No Charges, No Arrests in Lincoln Sexual Assault Case

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Almost two weeks following a highly publicized rape allegation that the victim claimed occurred inside a University of Nebraska football player's home the Lincoln Police Chief and Lancaster County Attorney announced that no charges would be filed.

Lancaster County Attorney Joe Kelly said that the decision not to prosecute was based on a number of factors. Kelly said that they evaluated all the facts, interviewed everyone that was present at the time of the incident and that they weighed it against what would need to be presented before a jury to make a case.

"We would have to prove in front of a jury (it happened) beyond a reasonable doubt," said Kelly. "That simply is not there and ethically I can't move forward.

The chief told reporters that he believed the victim, but said the elements to prosecute a crime weren't present.

"I mean, I believe the victim," said Chief Peschong. "We had a report of an alleged sexual assault. We conducted an investigation into this matter with investigators, and the Lancaster County Attorney's Office, and we do not feel we have the elements of a crime that we can move forward with."

The case involves a woman who told police that she was raped at a house in Lincoln. Records indicate that Husker quarterback Tommy Armstrong Jr., wide receiver Jordan Westerkamp and tight end Trey Foster live at that residence.

The 20-year-old woman told police she was sexually assaulted there on the morning of November 15th.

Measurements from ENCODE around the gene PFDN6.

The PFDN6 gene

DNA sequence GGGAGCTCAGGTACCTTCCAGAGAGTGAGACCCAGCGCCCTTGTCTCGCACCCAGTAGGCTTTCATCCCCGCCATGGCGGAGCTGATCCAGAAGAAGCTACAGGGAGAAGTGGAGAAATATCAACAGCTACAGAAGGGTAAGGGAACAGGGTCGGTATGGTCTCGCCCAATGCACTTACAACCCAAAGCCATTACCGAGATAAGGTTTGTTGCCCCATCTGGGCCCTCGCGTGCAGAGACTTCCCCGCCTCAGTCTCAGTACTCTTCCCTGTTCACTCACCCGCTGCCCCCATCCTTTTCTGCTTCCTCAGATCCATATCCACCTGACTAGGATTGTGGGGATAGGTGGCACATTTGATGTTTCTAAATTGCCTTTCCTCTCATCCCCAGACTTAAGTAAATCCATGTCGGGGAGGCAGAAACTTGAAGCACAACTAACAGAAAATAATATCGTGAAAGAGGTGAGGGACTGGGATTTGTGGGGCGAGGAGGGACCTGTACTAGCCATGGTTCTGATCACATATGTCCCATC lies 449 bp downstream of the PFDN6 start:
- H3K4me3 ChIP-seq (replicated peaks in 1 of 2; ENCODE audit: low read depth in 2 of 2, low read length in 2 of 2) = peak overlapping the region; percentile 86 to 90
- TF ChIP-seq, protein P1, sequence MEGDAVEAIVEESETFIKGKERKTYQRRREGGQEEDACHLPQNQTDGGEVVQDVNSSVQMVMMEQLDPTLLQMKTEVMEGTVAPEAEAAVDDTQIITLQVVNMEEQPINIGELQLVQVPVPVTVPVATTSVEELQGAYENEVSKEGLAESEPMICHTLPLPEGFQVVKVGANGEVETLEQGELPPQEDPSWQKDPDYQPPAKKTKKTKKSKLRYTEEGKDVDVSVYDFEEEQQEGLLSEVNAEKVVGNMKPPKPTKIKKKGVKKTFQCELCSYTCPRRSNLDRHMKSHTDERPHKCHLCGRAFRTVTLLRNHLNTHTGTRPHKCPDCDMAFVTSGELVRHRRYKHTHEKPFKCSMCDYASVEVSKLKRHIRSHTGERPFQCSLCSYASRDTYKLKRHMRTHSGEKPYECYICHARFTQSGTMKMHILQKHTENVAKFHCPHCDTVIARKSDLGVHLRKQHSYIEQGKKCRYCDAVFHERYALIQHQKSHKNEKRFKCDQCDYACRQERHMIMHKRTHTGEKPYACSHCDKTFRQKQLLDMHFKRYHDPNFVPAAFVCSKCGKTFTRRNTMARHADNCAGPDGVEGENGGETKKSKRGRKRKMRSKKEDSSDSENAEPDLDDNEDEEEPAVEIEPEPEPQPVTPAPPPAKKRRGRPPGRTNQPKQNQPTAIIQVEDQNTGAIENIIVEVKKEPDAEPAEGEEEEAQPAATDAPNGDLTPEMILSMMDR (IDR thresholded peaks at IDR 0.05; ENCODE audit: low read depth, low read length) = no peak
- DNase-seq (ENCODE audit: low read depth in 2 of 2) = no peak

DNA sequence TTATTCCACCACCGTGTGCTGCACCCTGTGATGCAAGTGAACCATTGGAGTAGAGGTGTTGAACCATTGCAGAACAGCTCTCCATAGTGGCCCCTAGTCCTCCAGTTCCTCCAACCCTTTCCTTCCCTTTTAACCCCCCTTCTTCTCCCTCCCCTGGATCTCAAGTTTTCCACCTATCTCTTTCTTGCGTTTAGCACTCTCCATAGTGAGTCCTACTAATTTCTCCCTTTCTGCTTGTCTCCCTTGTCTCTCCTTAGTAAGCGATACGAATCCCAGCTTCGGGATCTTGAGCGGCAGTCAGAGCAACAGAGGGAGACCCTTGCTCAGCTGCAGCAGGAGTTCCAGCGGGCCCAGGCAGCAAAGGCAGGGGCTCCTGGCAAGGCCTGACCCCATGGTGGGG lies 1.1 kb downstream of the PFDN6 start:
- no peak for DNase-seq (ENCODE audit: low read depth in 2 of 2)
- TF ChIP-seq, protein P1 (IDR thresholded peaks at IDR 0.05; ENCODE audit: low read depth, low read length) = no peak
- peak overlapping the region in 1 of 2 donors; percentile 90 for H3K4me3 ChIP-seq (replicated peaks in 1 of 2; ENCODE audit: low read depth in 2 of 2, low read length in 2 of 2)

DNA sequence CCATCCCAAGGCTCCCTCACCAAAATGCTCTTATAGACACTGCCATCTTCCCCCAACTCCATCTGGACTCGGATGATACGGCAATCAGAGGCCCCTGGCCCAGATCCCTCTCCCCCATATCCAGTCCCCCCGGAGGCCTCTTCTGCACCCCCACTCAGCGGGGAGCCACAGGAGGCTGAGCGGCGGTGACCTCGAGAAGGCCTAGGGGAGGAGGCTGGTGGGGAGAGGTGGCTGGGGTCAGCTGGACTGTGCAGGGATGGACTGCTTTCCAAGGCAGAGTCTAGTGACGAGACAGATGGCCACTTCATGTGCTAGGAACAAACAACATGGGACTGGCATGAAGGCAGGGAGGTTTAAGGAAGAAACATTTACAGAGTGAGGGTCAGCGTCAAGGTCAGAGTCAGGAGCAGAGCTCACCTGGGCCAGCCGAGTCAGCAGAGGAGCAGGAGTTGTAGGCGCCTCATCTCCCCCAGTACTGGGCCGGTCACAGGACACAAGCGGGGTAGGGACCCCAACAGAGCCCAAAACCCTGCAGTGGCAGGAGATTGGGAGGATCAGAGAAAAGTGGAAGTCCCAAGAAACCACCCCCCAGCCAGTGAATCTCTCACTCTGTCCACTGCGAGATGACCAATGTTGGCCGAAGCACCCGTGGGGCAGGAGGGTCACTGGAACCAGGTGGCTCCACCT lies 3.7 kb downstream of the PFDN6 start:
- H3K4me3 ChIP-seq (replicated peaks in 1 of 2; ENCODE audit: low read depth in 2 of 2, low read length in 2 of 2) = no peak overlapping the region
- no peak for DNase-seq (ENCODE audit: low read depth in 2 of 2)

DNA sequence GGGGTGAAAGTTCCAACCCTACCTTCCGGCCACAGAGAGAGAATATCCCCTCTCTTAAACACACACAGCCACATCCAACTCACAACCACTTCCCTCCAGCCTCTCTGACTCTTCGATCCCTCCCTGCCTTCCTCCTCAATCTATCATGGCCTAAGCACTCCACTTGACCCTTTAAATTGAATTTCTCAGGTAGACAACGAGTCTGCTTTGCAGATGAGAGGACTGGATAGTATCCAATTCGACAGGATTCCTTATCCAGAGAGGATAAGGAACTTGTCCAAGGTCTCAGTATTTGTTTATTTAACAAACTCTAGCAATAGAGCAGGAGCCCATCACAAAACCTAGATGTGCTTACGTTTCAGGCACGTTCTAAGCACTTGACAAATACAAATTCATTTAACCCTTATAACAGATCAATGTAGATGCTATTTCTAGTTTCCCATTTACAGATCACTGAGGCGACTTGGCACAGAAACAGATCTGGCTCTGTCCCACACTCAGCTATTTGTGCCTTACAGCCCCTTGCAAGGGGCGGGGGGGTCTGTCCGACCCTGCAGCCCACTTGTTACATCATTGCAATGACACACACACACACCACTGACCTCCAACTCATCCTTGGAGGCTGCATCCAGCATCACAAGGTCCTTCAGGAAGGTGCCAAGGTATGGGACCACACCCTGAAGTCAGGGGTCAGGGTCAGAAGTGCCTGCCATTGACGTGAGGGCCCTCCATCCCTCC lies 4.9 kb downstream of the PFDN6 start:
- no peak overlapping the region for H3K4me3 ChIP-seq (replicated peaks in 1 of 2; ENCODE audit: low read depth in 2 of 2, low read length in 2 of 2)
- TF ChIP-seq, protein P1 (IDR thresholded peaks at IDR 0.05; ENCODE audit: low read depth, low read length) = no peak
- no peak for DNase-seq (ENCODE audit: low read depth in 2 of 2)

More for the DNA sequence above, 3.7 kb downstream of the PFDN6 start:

In the aftermath of the news conference Wednesday morning the University of Nebraska Athletics Department issued the following statement:

"We are aware of this morning's announcement by the Lincoln Police Department and the Lancaster County Attorney. There is no change in the status of any student-athletes. We will continue to follow University policies."

News Conference

The chief said the woman who made the allegation was cooperative but wouldn't comment on her reaction to this news.

Chief Peschong wouldn't say whether anyone else corroborated the story or whether it was a disagreement over consent. During a 15-minute news conference Peschong declined to answer eight questions.

Since no arrests were ever made, and charges are not expected to be filed the Chief said that the names of the people that were interviewed would not be released. The Chief declined to comment on whether the players were among those home at the time of the party, while the county attorney reiterated that it's unusual for a sex assault report to garner so much attention.

"Generally there wouldn't be anything in the paper, in the news," said Kelly. "There's no charges so there normally wouldn't be a press conference."

In fact, more than 200 sexual assaults were reported in 2014, only a handful of those cases came to light. Part of that has to do with the number of reports that lead to prosecution. According to data provided by the Lincoln Police Department the clearance rate of sexual assault cases was 15-percent.

"I wouldn't be surprised if we have one of the lowest clearance rates in the county," said Peschong, pointing out that they encourage all victims to report possible assaults even if they don't plan on prosecuting.

Peschong said that Lincoln Police attempt to keep an open line of communication with victims, often times asking that they go to the hospital and ask for a rape kit even if they aren't certain they'll file charges. The chief said they do that so that evidence is on file if a victim changes their mind, or if a pattern emerges that may help police solve crimes against other victims.



VIDEO UPDATE: If you're not keen to watch the entire newser, here's the brief notes on what we learned from the Lincoln Police Chief.

Posted by Matthew Smith on Wednesday, November 25, 2015